To prevent problems, they point to proper design and use of pallets, as well as cargo securement. Notably, they say that “Packages, boxes, and crates should be designed to permit top loading of lighter and smaller freight on top to optimize shipping densities,” and that not doing so could lead to damage and injury as well as tariff surcharges. The paper discusses the packaging requirements for specific commodities that are set forth by U.S. regulators in the National Motor Freight Classification, and the authors advise that packaging should meet those standards, at a minimum.
Paul Singh, PhD, who has been a frequent expert witness in lawsuits over transport injuries and damages, says that while government regulations indicate that the carrier will typically have responsibility for proper loading and packaging, there are situations in which the packaging manufacturer and shipper might be legally responsible, and in general manufacturers and shippers should strive to meet the appropriate “standard of care,” and thereby help prevent damage or injury.
Carriers and their drivers generally have an obligation to assure cargo in a commercial vehicle is properly distributed and adequately secured. On the other hand, if you as the shipper have sealed the container so the carrier or driver can’t inspect it, then you might have responsibility to assure it’s been properly secured. This is something you might well do to prevent theft or otherwise to protect the cargo, for example in compliance with the Customs Trade Partnership Against Terrorism (CTPAT) import program for protection of imported goods.
Dennis Young of the Michigan State University School of Packaging has also examined and consulted on numerous cargo scenarios and disputes, and he makes the point that all the effort put into cargo securement helps assure safety, certainly, but is also important to help reduce damage to goods that could lead to rejection by consumers even if it doesn’t create danger or injury.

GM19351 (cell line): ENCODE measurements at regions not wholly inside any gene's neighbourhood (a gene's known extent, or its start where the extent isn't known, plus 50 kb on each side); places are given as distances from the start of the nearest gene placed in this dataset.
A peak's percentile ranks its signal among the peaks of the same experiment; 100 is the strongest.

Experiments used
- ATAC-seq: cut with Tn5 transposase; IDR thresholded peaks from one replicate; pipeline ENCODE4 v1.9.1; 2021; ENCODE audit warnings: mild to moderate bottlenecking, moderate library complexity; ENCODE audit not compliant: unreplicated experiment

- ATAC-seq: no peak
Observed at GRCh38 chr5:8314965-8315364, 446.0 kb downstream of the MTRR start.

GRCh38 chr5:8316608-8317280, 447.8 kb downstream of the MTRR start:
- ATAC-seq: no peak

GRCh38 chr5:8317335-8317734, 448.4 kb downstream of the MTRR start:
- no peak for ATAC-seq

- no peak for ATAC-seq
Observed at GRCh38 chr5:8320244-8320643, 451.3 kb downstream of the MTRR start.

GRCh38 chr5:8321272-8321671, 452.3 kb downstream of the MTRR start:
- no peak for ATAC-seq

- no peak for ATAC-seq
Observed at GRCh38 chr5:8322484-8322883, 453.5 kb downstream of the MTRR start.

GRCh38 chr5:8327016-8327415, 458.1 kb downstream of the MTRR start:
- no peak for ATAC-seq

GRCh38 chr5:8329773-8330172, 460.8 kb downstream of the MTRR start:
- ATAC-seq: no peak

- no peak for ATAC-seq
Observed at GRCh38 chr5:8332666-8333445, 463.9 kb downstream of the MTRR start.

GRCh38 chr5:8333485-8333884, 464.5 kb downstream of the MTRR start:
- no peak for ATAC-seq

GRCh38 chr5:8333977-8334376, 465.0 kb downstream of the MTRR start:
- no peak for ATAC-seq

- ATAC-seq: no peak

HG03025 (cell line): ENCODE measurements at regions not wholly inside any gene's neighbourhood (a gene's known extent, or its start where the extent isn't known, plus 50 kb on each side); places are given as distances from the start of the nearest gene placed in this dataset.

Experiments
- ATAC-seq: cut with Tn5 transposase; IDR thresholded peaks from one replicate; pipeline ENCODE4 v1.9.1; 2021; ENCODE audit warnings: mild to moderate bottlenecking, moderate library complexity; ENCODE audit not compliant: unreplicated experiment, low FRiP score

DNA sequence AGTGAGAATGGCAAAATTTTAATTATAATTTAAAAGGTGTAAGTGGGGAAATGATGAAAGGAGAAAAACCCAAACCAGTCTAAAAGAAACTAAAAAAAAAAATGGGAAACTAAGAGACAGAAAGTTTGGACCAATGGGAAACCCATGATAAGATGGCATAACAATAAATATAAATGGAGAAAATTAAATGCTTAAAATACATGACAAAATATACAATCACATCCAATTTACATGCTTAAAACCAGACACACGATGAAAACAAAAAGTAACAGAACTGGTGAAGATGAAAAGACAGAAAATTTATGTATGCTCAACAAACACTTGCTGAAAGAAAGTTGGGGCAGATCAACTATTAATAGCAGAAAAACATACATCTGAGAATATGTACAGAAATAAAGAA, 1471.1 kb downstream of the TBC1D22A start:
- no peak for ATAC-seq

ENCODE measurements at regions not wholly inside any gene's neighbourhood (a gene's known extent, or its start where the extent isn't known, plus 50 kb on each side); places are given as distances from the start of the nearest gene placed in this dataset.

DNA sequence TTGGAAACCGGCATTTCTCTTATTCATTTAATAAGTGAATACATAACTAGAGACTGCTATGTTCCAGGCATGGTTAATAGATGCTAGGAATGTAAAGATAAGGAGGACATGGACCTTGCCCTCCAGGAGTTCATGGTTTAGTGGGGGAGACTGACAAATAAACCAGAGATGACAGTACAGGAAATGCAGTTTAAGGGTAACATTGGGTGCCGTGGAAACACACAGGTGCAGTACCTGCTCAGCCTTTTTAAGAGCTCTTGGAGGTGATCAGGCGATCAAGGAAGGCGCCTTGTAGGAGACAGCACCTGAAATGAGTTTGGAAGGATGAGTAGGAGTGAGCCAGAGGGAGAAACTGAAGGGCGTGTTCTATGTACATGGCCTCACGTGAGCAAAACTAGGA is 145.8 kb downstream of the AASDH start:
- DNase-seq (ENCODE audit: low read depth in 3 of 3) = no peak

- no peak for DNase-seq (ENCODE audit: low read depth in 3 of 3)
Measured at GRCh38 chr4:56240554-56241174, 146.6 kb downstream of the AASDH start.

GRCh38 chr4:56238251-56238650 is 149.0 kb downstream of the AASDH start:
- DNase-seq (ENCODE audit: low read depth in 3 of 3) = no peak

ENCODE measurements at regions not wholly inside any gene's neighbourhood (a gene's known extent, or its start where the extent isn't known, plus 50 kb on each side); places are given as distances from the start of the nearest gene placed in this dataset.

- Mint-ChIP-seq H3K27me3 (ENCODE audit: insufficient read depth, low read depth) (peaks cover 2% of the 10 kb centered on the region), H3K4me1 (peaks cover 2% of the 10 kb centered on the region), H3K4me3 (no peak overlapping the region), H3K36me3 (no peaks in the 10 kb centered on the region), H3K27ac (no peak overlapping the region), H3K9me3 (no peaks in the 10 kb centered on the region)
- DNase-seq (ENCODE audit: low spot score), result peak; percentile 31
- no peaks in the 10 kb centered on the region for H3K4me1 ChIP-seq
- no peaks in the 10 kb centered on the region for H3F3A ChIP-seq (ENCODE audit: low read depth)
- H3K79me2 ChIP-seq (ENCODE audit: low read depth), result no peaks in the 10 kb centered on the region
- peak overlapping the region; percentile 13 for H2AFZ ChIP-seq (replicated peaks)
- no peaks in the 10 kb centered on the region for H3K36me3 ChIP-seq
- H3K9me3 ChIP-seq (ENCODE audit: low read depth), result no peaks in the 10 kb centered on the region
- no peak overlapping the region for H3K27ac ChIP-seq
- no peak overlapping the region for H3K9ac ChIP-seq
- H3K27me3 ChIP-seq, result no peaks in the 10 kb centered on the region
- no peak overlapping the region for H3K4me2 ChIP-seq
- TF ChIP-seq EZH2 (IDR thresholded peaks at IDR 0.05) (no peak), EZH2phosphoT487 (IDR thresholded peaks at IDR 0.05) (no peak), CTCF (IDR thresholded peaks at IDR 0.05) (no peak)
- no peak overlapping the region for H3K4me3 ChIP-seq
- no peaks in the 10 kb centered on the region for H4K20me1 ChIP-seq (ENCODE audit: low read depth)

Kurt Riemenschneider of Highlight Industries, Inc., which builds unit-load testing equipment and provides testing and training services, says brand owners “don’t know the issues they have regarding securement,” and “shippers need to do more testing of final packaging.”
He notes that European authorities recently put in place load stability requirements that are in effect in many countries, and will be effective soon in the EU, that require loads to be tested and certified as compliant with requirements for withstanding g-forces. He thinks it’s possible that similar requirements will spread to the U.S. before long.
Packaging makers and shippers who aren’t already thinking about what they can do to help assure their products’ safe transportation are probably well advised to start. Load securement materials and procedures cost more than nothing, of course, but almost certainly cost less than losses that might burden your company as a result of product damage or personal injuries. PW
INFORMATIONAL ONLY, NOT LEGAL ADVICE.
This article is informational only and is not intended as, and should not be considered to be, legal advice.